The head chief had a daughter. She was good and beautiful. Many young men had asked to marry her, but she had refused them all. One day she went to the stream for water. There she met a boy, well known through the camp, because of a great scar on his cheek, which made him very ugly. From this the people called him Scarface. He was very poor. His mother and father were dead, and he lived with his grandmother. His clothes were old and torn, and he wore about him part of a worn buffalo robe. Yet, though his clothes were poor and his face was ugly, his heart was good, and the cruel taunts of his people often made him very sad.

    When Scarface met the beautiful girl, he asked her if she would marry him. She looked at him in scorn and said: "Do you think I would marry such an ugly person as you? When you remove that great scar from your face, come and ask me." Then she left him. He sat for a long time thinking over the cruel words the girl had spoken. His heart was sad. At last he went slowly to his grandmother's lodge.

    When he entered he said: "Grandmother, make me some moccasins and put some dried buffalo meat in a sack for me. I am going away and may be gone a long time." She gave him the things he asked for, and he left the lodge and started to go to a butte not far from the camp.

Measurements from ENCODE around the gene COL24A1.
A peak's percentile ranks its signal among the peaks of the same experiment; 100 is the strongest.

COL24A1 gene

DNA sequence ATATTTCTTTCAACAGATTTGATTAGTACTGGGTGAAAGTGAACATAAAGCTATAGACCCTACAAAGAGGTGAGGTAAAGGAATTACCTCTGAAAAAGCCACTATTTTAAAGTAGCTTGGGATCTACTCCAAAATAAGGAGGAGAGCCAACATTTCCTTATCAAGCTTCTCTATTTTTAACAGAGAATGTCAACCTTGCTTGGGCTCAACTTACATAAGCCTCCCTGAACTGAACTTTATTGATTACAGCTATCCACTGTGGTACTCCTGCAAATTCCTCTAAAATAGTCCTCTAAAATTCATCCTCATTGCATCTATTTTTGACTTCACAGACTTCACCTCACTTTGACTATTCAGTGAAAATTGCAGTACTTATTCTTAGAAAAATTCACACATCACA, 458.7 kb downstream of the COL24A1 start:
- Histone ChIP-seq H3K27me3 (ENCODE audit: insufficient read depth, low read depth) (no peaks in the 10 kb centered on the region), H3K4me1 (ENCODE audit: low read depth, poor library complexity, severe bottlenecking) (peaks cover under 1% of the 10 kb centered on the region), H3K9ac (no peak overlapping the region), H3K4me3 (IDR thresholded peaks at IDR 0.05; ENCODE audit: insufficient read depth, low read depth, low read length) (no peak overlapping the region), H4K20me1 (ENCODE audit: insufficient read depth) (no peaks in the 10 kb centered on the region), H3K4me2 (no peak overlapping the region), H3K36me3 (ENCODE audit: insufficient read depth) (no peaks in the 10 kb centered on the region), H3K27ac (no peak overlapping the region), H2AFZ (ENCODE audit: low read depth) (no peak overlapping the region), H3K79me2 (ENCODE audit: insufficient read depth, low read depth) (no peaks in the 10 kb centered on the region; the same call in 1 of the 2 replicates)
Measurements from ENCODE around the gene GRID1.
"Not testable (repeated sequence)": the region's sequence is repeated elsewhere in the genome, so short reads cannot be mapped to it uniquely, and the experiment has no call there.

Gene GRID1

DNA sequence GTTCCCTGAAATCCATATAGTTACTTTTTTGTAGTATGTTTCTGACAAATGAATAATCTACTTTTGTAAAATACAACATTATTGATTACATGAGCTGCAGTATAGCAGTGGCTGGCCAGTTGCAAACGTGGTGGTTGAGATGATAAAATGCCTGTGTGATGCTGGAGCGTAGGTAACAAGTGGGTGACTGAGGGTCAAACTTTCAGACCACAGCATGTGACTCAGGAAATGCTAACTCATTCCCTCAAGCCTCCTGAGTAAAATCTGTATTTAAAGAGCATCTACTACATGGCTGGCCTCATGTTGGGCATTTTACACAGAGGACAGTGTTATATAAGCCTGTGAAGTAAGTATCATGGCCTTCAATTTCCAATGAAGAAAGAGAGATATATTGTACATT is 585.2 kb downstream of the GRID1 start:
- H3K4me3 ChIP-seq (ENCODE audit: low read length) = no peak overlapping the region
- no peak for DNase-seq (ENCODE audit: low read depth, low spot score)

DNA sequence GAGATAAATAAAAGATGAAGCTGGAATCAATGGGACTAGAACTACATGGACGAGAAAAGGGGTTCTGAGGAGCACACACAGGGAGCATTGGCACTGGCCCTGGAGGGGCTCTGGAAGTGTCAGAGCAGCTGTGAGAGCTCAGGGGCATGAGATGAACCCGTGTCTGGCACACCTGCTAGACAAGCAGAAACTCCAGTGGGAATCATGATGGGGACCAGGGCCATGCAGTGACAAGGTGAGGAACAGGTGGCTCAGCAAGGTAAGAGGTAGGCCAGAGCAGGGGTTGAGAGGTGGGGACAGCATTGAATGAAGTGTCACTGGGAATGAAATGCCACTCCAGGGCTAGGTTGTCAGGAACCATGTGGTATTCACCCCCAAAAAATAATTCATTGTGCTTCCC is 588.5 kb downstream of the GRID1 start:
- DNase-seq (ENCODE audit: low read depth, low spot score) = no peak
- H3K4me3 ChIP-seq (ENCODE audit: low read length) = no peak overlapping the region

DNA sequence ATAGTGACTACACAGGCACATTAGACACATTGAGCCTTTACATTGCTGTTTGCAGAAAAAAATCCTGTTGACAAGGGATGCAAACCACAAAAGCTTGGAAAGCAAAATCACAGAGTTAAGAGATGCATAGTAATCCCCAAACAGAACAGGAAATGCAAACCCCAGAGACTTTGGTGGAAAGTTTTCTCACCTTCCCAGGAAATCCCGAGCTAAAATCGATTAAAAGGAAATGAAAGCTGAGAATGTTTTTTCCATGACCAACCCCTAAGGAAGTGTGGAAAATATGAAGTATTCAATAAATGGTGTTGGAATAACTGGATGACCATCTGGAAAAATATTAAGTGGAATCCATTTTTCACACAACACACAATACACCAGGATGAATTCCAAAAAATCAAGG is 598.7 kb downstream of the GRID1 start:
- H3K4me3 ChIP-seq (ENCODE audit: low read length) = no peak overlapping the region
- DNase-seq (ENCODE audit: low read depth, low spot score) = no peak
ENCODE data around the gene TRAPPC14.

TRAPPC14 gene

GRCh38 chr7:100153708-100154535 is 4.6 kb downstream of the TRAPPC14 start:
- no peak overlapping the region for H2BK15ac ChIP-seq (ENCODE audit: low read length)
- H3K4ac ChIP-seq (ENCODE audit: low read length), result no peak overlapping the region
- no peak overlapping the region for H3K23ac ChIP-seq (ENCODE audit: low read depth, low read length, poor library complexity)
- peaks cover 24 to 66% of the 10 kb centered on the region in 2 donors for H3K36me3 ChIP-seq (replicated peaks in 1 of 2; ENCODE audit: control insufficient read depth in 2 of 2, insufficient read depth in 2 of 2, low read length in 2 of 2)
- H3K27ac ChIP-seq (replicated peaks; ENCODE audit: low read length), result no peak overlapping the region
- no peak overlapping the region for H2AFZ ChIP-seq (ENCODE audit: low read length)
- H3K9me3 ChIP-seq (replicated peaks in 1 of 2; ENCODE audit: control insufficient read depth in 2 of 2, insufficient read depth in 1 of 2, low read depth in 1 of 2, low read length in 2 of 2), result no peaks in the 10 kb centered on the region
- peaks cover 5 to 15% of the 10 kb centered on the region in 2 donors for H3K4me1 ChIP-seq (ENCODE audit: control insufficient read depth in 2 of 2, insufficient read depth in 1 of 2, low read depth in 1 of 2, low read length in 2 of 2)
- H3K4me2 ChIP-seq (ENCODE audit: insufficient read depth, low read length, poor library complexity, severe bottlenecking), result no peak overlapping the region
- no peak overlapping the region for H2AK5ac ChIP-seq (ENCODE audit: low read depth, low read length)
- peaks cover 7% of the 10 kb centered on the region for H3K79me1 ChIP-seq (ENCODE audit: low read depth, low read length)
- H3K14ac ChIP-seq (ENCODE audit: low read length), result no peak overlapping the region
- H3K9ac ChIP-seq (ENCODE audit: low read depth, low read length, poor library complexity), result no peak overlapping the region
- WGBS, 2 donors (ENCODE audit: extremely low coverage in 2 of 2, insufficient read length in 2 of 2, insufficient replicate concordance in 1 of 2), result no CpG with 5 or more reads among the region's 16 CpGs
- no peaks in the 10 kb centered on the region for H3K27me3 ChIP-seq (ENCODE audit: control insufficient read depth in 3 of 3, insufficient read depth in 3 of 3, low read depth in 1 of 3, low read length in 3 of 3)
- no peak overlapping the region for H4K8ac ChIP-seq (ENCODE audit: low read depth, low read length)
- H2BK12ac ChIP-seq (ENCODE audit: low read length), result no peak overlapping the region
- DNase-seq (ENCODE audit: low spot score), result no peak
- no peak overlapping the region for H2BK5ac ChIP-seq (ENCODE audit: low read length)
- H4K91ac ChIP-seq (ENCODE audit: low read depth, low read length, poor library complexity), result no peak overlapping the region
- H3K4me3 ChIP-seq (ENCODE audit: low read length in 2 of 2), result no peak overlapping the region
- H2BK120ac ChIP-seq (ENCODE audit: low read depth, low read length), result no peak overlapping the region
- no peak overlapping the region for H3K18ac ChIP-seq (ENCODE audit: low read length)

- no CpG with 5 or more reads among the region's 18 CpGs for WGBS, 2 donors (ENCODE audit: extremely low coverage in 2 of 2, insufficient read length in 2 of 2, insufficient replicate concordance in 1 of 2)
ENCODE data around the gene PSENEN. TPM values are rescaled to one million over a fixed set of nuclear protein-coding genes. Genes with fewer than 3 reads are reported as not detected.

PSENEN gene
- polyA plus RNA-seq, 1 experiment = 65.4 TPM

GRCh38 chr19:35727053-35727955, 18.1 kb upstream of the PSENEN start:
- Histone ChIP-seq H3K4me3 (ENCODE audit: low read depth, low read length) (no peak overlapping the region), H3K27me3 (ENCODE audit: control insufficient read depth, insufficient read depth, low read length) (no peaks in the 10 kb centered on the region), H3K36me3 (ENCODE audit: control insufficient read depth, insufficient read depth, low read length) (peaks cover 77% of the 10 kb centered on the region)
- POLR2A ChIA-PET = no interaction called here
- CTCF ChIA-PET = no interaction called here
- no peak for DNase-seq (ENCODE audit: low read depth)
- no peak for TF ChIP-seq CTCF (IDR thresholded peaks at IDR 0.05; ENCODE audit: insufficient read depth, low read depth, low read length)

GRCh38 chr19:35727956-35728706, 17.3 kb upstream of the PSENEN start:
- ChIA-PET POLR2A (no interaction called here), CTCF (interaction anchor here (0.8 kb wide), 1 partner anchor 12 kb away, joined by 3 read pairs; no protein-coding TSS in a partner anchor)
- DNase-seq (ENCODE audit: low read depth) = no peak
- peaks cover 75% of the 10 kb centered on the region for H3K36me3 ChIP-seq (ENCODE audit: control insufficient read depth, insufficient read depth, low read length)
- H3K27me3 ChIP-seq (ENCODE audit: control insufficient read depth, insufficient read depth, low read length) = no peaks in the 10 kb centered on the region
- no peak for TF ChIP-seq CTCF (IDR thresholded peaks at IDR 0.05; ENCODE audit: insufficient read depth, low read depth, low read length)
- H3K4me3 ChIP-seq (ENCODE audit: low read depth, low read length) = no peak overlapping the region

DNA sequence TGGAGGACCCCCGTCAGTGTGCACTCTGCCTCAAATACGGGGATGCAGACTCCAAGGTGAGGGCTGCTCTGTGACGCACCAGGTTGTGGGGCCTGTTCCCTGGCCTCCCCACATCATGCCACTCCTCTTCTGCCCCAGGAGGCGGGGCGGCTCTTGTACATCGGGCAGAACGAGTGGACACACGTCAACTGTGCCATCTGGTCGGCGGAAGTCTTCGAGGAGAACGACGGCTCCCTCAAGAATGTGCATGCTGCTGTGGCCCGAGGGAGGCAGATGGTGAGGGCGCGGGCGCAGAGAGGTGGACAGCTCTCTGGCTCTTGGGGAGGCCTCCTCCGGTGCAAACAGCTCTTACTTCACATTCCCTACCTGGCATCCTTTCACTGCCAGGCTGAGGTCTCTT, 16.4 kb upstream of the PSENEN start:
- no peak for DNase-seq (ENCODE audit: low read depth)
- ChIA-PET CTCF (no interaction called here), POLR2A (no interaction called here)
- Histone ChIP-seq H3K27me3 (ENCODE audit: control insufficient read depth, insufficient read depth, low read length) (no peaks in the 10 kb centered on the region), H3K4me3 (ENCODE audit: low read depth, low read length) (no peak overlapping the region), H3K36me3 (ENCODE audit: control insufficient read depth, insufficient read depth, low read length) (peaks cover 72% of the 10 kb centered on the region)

When he reached the top of the butte, he threw himself upon the ground and wept and prayed to the Sun to have pity on him and remove the scar. At last he stood up and made a bed of the stones which he found on the side of the butte. Then he lay down to sleep. While he slept a voice said to him: "My son, rise, and go to the butte to the right of you. There you will find your father." He did as the voice had said.

    When he reached the place, he threw himself on the ground and wept as before, and prayed the Sun to help him. He made a bed of stones like the one he had lain on before, and while he slept another voice said: "My son, your journey is not yet ended. Rise and go to that butte still farther to the right. There you will find one who will direct you on your way." Again he obeyed the voice.